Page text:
BAGHDAD: Twin bombings near an oil refinery north of Baghdad were among a series of attacks that killed eight people on Monday, officials said, part of a surge in nationwide violence.
The attacks came days after an Al-Qaeda-linked group claimed responsibility for a recent spate of car bombs that struck the capital last week, killing 50, the latest in a spike in unrest that has raised worries the country is slipping back into all-out sectarian war.
Two near-simultaneous roadside bombs went off along a main road near the Baiji oil refinery, which lies within Salaheddin province north of Baghdad, leaving two people dead and three wounded.
Also on Monday, gunmen opened fire on a police checkpoint near Tikrit, also in Salaheddin, killing three policemen.
Attacks elsewhere in Iraq left three people dead, including an alleged militant linked to Al-Qaeda, in Baghdad and north of the capital.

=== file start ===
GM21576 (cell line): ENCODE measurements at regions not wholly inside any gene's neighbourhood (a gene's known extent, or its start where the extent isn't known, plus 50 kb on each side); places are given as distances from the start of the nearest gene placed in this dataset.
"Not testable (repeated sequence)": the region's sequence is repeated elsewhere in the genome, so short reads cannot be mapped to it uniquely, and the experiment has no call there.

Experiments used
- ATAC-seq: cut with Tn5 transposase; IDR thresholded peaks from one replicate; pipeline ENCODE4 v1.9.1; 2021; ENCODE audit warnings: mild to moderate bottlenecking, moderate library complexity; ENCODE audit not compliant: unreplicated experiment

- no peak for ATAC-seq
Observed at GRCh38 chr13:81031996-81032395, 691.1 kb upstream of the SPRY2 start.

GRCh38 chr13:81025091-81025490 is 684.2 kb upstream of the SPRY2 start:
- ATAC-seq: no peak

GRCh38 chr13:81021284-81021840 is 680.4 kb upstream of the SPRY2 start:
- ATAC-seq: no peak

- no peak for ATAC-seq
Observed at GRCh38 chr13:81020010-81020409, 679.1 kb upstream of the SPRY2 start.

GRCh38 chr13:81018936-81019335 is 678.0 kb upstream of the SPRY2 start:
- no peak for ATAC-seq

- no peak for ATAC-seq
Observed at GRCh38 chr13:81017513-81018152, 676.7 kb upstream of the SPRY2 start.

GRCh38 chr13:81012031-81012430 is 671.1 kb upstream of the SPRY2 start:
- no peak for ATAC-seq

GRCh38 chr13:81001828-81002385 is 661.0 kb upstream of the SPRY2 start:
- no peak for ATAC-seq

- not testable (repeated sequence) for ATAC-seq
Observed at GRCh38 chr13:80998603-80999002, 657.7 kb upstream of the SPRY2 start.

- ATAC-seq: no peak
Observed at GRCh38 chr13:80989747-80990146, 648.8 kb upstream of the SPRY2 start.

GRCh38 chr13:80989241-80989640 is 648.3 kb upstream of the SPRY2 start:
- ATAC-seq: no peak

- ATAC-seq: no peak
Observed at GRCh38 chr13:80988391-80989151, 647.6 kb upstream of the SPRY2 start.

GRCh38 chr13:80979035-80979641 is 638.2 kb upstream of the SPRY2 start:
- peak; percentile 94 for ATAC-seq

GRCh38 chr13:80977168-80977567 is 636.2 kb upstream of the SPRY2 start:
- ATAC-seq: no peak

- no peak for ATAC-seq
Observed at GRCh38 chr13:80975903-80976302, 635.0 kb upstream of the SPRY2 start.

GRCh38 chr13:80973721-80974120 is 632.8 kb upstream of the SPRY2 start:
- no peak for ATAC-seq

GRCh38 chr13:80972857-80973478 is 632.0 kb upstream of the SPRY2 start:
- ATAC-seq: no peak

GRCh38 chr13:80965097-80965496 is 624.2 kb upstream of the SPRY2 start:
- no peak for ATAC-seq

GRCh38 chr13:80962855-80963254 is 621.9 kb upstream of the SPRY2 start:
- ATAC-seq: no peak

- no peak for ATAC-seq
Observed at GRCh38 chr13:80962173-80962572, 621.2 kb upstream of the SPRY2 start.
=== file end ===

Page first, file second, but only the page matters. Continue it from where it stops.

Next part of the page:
Iraq has seen a surge in violence since the beginning of 2013, in which nearly 4,000 people have died so far, according to an AFP tally.
Officials have vowed to press on with a campaign targeting militants that officials say has led to the capture of hundreds of alleged fighters and the killing of dozens of others.
But the government has faced criticism for not doing more to tackle anger in the Sunni Arab community over alleged ill treatment at the hands of the Shiite-led authorities.